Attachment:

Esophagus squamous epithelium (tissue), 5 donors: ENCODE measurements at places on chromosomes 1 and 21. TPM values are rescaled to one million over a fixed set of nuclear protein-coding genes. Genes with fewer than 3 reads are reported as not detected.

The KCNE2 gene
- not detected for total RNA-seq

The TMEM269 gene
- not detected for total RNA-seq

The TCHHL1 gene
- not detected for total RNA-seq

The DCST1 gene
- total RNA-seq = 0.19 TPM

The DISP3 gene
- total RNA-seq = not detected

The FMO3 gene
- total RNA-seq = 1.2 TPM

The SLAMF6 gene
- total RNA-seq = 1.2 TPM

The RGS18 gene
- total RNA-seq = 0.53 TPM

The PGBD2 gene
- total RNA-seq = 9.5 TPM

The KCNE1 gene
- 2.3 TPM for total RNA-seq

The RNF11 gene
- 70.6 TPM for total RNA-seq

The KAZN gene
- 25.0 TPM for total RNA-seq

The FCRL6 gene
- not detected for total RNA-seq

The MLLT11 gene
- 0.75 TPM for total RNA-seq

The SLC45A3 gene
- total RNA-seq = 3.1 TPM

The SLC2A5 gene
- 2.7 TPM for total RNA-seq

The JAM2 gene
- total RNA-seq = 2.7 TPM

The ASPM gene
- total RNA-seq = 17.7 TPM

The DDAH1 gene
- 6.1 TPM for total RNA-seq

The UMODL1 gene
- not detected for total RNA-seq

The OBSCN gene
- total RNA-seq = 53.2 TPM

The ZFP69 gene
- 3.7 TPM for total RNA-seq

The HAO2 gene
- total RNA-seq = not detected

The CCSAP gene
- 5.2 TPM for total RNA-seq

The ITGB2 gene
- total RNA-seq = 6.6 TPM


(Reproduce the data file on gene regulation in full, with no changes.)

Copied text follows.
Esophagus squamous epithelium (tissue), 5 donors: ENCODE measurements at places on chromosomes 1 and 21. TPM values are rescaled to one million over a fixed set of nuclear protein-coding genes. Genes with fewer than 3 reads are reported as not detected.

The KCNE2 gene
- not detected for total RNA-seq

The TMEM269 gene
- not detected for total RNA-seq

The TCHHL1 gene
- not detected for total RNA-seq

The DCST1 gene
- total RNA-seq = 0.19 TPM

The DISP3 gene
- total RNA-seq = not detected

The FMO3 gene
- total RNA-seq = 1.2 TPM

The SLAMF6 gene
- total RNA-seq = 1.2 TPM

The RGS18 gene
- total RNA-seq = 0.53 TPM

The PGBD2 gene
- total RNA-seq = 9.5 TPM

The KCNE1 gene
- 2.3 TPM for total RNA-seq

The RNF11 gene
- 70.6 TPM for total RNA-seq

The KAZN gene
- 25.0 TPM for total RNA-seq

The FCRL6 gene
- not detected for total RNA-seq

The MLLT11 gene
- 0.75 TPM for total RNA-seq

The SLC45A3 gene
- total RNA-seq = 3.1 TPM

The SLC2A5 gene
- 2.7 TPM for total RNA-seq

The JAM2 gene
- total RNA-seq = 2.7 TPM

The ASPM gene
- total RNA-seq = 17.7 TPM

The DDAH1 gene
- 6.1 TPM for total RNA-seq

The UMODL1 gene
- not detected for total RNA-seq

The OBSCN gene
- total RNA-seq = 53.2 TPM

The ZFP69 gene
- 3.7 TPM for total RNA-seq

The HAO2 gene
- total RNA-seq = not detected

The CCSAP gene
- 5.2 TPM for total RNA-seq

The ITGB2 gene
- total RNA-seq = 6.6 TPM